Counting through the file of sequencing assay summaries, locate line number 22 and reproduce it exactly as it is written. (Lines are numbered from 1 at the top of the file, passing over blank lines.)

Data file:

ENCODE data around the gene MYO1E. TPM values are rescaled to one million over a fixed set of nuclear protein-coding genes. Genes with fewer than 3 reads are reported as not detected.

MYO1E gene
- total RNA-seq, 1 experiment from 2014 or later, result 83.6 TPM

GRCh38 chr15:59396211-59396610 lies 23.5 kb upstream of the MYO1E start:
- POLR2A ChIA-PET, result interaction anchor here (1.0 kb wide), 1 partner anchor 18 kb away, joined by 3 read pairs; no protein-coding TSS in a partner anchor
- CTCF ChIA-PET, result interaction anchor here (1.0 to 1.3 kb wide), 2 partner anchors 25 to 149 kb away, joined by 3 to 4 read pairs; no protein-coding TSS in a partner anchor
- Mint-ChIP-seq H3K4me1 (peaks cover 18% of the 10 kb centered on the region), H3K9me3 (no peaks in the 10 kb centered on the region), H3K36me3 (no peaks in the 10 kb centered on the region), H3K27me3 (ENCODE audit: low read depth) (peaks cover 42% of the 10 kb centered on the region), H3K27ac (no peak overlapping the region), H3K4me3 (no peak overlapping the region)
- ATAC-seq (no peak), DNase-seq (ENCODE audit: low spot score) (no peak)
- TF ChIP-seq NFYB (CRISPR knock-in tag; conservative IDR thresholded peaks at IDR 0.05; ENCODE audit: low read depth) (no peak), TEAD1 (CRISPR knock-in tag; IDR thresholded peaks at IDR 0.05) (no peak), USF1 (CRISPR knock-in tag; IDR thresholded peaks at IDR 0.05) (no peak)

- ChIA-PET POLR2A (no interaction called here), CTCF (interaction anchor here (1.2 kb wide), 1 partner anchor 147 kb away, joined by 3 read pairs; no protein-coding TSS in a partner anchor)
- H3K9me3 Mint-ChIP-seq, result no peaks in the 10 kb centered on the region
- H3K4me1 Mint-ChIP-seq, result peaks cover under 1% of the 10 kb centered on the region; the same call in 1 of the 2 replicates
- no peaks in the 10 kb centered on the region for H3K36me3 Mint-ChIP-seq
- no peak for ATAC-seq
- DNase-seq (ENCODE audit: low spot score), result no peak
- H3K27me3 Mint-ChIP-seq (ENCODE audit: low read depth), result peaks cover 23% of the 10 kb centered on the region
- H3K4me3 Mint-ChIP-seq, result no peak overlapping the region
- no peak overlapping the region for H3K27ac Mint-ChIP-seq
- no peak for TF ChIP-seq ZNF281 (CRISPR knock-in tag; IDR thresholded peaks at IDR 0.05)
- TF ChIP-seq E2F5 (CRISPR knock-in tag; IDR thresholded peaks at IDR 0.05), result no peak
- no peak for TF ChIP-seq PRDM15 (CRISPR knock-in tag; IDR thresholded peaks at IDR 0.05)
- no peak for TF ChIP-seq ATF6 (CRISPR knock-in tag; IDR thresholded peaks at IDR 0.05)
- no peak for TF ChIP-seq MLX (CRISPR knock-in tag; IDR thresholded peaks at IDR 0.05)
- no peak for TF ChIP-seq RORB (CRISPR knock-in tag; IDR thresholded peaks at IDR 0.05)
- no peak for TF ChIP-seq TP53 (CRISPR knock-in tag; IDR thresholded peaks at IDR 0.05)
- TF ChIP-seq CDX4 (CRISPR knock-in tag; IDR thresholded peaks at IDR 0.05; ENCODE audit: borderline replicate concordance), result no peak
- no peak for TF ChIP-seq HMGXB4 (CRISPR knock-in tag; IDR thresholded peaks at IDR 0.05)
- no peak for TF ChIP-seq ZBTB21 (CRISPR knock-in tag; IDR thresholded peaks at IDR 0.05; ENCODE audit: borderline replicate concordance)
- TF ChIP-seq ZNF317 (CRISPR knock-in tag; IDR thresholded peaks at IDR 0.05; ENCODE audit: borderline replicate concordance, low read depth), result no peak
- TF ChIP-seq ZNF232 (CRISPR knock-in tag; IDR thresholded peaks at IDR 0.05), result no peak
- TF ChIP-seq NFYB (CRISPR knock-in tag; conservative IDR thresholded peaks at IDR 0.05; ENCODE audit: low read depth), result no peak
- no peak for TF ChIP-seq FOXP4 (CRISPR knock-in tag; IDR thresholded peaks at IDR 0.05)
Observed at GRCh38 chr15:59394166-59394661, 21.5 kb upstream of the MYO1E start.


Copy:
- no peak for TF ChIP-seq ATF6 (CRISPR knock-in tag; IDR thresholded peaks at IDR 0.05)